I’ve said it many times in many ways: Google won’t add a Reading Mode to their Chrome web browser because they’re primarily an advertising company, and people don’t see ads and distractions in Reading Mode. The Chrome 65 for Android release shows I was partially wrong.
Reading Mode takes the main text of a webpage and presents it in a uniform style while hiding everything else on the page. Users can also set their own preferred font, text sizes, and colors that will be applied to all texts on all websites when reading mode is used.
The feature started out as a bookmarklet (a primitive type of browser extension) and has since moved into Safari, Mozilla Firefox, and Microsoft Edge. Safari and Firefox have built on the open-source Readability.js codebase from the original bookmarklet while Edge did its own separate implementation. Chrome have had something in development for about three years without actually shipping it in their browser. To quote myself from :
Chrome 65 for Android finally shipped their page distiller as a feature. However, there is no mention of a reading mode or distraction-free reading in the Chrome 65 release announcement. What Chrome shipped instead of a reading mode was a new accessibility feature called Simplified view.
When the feature is enabled, users will be prompted to switch to a Simplified view on supported webpages (any page that can be parsed by the DOM Distiller) using an Android “snackbar” notification at the bottom of the screen. The notification is more intrusive than the out-of-the-way Reading Mode toolbar buttons we’re used to from other mobile and desktop web browsers.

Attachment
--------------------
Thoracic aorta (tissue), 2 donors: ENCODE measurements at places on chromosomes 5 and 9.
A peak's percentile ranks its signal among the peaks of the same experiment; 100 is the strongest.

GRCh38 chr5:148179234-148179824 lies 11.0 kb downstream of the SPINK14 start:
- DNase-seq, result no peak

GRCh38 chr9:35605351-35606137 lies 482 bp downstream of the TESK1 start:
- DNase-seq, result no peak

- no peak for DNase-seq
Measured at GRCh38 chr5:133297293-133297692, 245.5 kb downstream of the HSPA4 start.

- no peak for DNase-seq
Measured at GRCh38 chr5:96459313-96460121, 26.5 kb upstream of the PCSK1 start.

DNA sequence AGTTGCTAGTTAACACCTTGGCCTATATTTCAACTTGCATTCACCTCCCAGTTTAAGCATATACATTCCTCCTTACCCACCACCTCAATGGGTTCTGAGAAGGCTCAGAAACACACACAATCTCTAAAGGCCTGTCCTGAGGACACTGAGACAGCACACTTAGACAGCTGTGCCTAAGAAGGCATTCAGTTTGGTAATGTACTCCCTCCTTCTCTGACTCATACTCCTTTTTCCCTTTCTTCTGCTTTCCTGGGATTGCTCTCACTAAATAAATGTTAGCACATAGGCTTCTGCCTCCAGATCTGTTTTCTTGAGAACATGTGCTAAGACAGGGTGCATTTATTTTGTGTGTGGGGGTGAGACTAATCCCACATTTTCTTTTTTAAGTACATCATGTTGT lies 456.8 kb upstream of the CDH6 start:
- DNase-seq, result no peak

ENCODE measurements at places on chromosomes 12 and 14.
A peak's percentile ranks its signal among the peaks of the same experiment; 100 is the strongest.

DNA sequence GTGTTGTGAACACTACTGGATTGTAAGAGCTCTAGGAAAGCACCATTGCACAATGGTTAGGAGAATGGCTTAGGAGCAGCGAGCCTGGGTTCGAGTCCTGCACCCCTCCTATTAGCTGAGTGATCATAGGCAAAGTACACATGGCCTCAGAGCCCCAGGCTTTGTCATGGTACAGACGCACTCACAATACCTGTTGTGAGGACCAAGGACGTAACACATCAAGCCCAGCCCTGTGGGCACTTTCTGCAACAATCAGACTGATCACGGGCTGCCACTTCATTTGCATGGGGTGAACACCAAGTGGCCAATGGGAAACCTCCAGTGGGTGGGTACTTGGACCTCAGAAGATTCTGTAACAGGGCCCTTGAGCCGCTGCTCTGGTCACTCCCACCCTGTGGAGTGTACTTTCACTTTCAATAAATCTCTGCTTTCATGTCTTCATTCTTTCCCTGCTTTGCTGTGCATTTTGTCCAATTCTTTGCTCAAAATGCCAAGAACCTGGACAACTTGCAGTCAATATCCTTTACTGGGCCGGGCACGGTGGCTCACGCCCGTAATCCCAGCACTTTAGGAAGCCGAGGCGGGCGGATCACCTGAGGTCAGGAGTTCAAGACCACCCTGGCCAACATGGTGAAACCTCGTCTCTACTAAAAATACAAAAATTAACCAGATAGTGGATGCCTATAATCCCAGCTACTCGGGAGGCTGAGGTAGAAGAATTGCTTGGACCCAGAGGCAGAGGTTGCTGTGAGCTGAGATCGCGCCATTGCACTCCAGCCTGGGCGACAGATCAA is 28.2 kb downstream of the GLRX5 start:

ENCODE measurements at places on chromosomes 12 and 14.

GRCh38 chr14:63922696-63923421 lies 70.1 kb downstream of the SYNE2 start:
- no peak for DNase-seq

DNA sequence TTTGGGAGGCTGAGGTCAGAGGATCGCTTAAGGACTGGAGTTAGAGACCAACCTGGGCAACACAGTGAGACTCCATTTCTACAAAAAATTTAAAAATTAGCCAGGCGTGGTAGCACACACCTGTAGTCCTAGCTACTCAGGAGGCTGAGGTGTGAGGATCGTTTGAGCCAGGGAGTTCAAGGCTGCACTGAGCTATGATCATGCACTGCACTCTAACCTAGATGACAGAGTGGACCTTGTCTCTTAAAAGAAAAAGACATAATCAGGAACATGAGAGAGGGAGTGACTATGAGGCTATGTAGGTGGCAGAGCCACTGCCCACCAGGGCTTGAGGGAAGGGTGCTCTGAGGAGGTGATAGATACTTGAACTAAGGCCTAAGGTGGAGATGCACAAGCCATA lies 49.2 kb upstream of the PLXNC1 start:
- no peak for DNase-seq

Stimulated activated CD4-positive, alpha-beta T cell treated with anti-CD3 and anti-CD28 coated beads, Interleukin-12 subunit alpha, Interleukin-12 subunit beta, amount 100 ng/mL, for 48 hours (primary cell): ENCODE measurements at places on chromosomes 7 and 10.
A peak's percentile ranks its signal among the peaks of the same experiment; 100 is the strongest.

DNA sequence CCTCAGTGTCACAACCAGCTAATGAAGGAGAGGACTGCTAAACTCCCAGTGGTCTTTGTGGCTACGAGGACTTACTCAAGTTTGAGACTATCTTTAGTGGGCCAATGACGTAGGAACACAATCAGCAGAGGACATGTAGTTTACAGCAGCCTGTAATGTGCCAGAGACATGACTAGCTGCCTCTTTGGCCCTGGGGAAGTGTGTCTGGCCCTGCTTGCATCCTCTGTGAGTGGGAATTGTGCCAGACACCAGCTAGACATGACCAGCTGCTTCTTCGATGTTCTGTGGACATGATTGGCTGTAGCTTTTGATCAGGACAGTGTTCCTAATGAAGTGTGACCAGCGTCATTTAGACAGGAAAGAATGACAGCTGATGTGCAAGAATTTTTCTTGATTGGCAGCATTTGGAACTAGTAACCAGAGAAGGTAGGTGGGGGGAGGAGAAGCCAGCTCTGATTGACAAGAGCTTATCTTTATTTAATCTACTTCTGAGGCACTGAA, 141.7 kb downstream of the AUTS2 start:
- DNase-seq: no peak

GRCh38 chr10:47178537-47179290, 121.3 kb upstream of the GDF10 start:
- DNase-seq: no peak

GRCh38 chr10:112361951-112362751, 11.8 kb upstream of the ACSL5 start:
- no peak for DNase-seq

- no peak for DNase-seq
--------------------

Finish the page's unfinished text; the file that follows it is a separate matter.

Simplified view, like any Reading Mode, is indeed an accessibility feature. The name Simplified view seems to have been chosen to sound unappealing to users who don’t need a simpler representation of pages. People who rely on screen readers and other accessive technologies will greatly benefit from this mode. However, the average user is less likely to enable something that sounds like you’re getting a lesser overall experience compared to something that sounds like you’ll be getting a better reading experience.
There are some issues with Simplified view still such as the security indicators being confused about the security level of the page your reading.
Details from the DOM Distiller project — the open source component that reduces pages down to their main content for Simplified view — clearly shows that the Chrome team originally wanted to ship a Reading Mode comparable to what was available in other browsers. I’ve not found any details outlining the reasons why the feature was never shipped in its originally envisioned form. However, Google’s conflict of interests as a huge player in the online advertisement space comes to mind.
I find it interesting that Google has decided to go against their own business interests and include a feature that hides web ads. Then again, Chrome did ship with a built-in and on-by-default selective ad-blocker in Chrome 64. I didn’t really expect that to happen either. Turns out, I probably wouldn’t be the best technology analyst.